If I may be allowed to wear my “well, some people in this hobby take me seriously, so I’ll speak seriously once in a while” hat for two paragraphs, I really don’t like it at all when people delete their blogs. Yeah, I understand that long, long-term blogging is uncommon, and many hobbyists lose interest and find new hobbies – or start families, that seems to derail or sideline quite a few bloggers who, upon becoming a daddy or mommy, elect to eat out a lot less – and let their blogs wrap up for a while. That’s disappointing, but understandable.
But when a food writer actually deletes the hard work they’ve done, that really does break my heart. As a historian, I can’t stand that. In our hobby, we’re documenting businesses and experiences with detail that we’d all actually kill to have about retail from the past. I don’t like it at all, but doubly so when the stories that are deleted are from really good writers. So on March 18, I tweeted the following on the subject: “Should you lose interest in blogging about culture, restaurants, real estate, don’t delete it. The work you did is valuable & should be kept around for people to see what these places looked like, what they served, etc. It’s fine to “retire,” but please don’t delete your work.” I really do mean that.
(This concludes the serious portion of this story. The rest is meant to be read with a silly smile, as usual.)
What prompted that? Earlier that morning, in the wee small hours, I had to turn the blog private for a while and delete eleven dead links to Evan Mah’s excellent old blog, The Toothfish, from old entries. Evan, now writing for Atlanta Magazine, had stopped writing his blog quite some time ago, but it was a shame to see all his hard work erased. It was also a tedious aggravation to edit eleven of our posts, but eh, that happens. Dang it.
Four days later, Marie and I spent Sunday morning playing with our three year-old son at CMOM, The Children’s Museum of Memphis, while the girlchild slept late. This place is just super. If you’ve got under-10s and you’re visiting Memphis, definitely take a Baby Mercy Break from barbecue and come here for about three hours. I could’ve played with their air-tunnel structure for about six myself. As many children’s museums as we’ve visited, this one’s in the top three. We enjoyed it on our last visit, but our son was then so small that we stayed in the toddler area, mainly. This time, we did everything and we all had a blast.
I asked Marie to pick a place for lunch once we got finished, and she liked the sound of a small burger joint about fifteen minutes’ drive back south into Mississippi. It’s called SideStreet and it’s in a ramshackle little building in the middle of nowhere on a road full of nothing, next to a Chevron, and it certainly serves up some darn good burgers. And in the most amusing of “small world” coincidences, Marie came back to the table after going back to ask the owner a couple of questions and mentioned to him where we were from. She handed me the owner’s business card and said, “The chef says that his brother’s a food critic in Atlanta.”
Yep, four days after I got a little aggravated with Evan Mah for deleting his blog, we ended up in his brother Jonathan’s restaurant.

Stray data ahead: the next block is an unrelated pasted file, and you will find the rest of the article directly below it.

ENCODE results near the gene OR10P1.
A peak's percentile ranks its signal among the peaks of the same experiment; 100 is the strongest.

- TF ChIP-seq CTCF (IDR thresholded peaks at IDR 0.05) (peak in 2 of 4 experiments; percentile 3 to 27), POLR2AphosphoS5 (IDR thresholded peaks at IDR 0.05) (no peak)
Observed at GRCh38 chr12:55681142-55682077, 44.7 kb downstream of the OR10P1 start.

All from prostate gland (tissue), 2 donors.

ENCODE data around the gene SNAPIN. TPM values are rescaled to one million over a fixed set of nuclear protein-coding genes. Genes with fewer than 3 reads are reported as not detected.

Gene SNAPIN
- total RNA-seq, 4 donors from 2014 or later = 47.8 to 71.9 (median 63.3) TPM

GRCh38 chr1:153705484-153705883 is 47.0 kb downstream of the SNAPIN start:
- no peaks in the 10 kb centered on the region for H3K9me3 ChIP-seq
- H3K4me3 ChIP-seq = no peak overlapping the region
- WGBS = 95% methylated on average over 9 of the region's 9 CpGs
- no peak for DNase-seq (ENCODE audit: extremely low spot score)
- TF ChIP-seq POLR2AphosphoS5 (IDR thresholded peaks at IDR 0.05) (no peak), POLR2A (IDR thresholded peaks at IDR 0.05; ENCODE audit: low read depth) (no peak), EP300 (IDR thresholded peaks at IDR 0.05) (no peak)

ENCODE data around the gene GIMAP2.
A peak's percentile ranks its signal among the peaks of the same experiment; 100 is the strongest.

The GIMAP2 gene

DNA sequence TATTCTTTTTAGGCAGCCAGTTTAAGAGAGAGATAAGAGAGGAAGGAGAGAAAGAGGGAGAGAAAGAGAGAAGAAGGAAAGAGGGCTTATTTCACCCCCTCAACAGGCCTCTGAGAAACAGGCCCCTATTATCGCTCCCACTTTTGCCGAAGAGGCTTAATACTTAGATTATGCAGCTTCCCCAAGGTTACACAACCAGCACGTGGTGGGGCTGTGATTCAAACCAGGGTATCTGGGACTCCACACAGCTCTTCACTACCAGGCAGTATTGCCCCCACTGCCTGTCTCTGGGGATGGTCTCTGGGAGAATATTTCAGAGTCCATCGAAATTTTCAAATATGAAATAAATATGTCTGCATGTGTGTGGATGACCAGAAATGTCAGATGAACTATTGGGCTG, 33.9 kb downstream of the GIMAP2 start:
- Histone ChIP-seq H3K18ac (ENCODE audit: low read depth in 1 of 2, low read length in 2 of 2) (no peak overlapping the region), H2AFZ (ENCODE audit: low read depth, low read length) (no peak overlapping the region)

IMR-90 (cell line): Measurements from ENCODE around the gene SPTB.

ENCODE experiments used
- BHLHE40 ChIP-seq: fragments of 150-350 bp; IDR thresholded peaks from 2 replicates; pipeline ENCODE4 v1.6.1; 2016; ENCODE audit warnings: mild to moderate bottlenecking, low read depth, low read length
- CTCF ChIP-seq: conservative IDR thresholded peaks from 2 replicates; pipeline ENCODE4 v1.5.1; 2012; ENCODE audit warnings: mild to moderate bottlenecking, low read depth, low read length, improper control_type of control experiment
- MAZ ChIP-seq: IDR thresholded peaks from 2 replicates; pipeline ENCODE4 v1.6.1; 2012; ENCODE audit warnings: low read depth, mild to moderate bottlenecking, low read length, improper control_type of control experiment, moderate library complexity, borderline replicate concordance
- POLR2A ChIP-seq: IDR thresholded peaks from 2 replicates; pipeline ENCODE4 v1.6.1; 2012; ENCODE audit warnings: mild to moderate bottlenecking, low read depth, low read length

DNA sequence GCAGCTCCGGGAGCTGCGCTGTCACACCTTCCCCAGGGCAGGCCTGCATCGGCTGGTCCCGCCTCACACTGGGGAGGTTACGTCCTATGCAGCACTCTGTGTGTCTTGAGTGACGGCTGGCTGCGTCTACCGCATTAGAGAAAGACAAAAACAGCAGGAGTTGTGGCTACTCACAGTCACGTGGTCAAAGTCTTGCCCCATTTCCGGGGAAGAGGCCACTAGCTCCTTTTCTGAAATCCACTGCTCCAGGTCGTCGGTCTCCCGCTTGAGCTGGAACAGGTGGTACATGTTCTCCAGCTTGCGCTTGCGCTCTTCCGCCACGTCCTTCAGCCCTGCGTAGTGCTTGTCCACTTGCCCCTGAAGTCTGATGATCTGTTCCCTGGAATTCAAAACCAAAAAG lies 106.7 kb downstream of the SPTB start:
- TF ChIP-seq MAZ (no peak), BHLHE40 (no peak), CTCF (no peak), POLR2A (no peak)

Jonathan Mah seems like a very fun fellow, changing his menu as his whimsy takes him. I was initially disappointed with one little change, but boy, it turned out all right. One of his regular sides is – usually – Cincinnati-style chili, which you just can’t get in Atlanta, not since America’s Top Dog closed all those years ago. I forgot the burger all of a sudden, we’d just have a bucket of that. And by we, I mean me, because Marie, madly, does not appreciate Cincinnati chili, which is kind of like not appreciating sunrise, if you ask me.
Sadly, Chef Mah told us that he had a red wine chili today. “I just felt like a change. I do that. But it’s really good.” He wasn’t kidding. Marie and I each enjoyed his really good burgers, which The Life of JWo explains are baked in a convection oven rather than grilled, but this chili was completely wonderful. We enjoyed two more very good restaurants for supper that evening, but the chili was the best thing I had all day.
Now, if Gold Star or Skyline would kindly open a location in Atlanta so I can get Cincinnati chili regularly, that would be lovely.
Anyway, Marie and I each had the standard SideStreet burger, and I dressed mine with lettuce, tomatoes, and mayo as I tend to do. I’ve found that ordering much the same thing at each burger place that we visit gives me a better feel for their “base line,” if you will. You get to dress the burgers yourself from a little topping bar, although many of the restaurant’s fun specials (which, according to their Facebook page, have lately included a bacon pimento melt, chicken cordon bleu, gyros, and the omnipresent Fat Panda, a “Korean-style sirloin” burger dressed with cilantro and Sriracha mayo) come pre-dressed.
Seating is at a premium here, and we arrived just before the church rush, so we couldn’t linger with so many people waiting for tables. Seriously though, on Sundays, come early and come often. The burgers are very good, the chili is terrific, and this place is definitely on our short list to revisit on our next trip to Memphis, because I’d like a Fat Panda and a big ole bowl of whatever chili is available. I’m sure it’ll be great.
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